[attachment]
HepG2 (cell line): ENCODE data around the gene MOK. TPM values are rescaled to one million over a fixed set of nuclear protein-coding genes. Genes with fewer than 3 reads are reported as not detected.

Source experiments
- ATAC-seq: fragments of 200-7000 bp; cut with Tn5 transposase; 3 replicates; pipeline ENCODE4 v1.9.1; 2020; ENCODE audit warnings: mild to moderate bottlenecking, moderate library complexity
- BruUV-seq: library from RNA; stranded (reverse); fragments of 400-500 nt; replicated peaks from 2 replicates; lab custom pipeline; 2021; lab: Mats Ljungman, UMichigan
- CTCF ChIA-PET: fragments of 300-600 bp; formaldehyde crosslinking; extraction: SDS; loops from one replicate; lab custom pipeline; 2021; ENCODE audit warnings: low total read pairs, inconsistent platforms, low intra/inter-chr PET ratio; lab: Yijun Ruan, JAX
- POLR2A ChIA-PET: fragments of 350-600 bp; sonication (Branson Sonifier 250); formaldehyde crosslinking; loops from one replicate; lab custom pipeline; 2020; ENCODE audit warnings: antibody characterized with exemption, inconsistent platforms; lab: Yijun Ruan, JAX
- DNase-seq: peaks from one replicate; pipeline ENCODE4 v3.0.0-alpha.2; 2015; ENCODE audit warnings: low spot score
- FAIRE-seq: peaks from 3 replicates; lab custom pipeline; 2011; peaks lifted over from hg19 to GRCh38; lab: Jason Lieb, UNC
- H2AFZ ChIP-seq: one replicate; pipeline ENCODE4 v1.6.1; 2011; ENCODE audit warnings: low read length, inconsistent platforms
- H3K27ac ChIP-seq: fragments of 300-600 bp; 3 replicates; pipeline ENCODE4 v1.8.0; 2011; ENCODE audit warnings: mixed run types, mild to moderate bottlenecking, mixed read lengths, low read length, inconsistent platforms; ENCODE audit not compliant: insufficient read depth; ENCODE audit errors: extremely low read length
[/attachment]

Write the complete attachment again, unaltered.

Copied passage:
HepG2 (cell line): ENCODE data around the gene MOK. TPM values are rescaled to one million over a fixed set of nuclear protein-coding genes. Genes with fewer than 3 reads are reported as not detected.

Source experiments
- ATAC-seq: fragments of 200-7000 bp; cut with Tn5 transposase; 3 replicates; pipeline ENCODE4 v1.9.1; 2020; ENCODE audit warnings: mild to moderate bottlenecking, moderate library complexity
- BruUV-seq: library from RNA; stranded (reverse); fragments of 400-500 nt; replicated peaks from 2 replicates; lab custom pipeline; 2021; lab: Mats Ljungman, UMichigan
- CTCF ChIA-PET: fragments of 300-600 bp; formaldehyde crosslinking; extraction: SDS; loops from one replicate; lab custom pipeline; 2021; ENCODE audit warnings: low total read pairs, inconsistent platforms, low intra/inter-chr PET ratio; lab: Yijun Ruan, JAX
- POLR2A ChIA-PET: fragments of 350-600 bp; sonication (Branson Sonifier 250); formaldehyde crosslinking; loops from one replicate; lab custom pipeline; 2020; ENCODE audit warnings: antibody characterized with exemption, inconsistent platforms; lab: Yijun Ruan, JAX
- DNase-seq: peaks from one replicate; pipeline ENCODE4 v3.0.0-alpha.2; 2015; ENCODE audit warnings: low spot score
- FAIRE-seq: peaks from 3 replicates; lab custom pipeline; 2011; peaks lifted over from hg19 to GRCh38; lab: Jason Lieb, UNC
- H2AFZ ChIP-seq: one replicate; pipeline ENCODE4 v1.6.1; 2011; ENCODE audit warnings: low read length, inconsistent platforms
- H3K27ac ChIP-seq: fragments of 300-600 bp; 3 replicates; pipeline ENCODE4 v1.8.0; 2011; ENCODE audit warnings: mixed run types, mild to moderate bottlenecking, mixed read lengths, low read length, inconsistent platforms; ENCODE audit not compliant: insufficient read depth; ENCODE audit errors: extremely low read length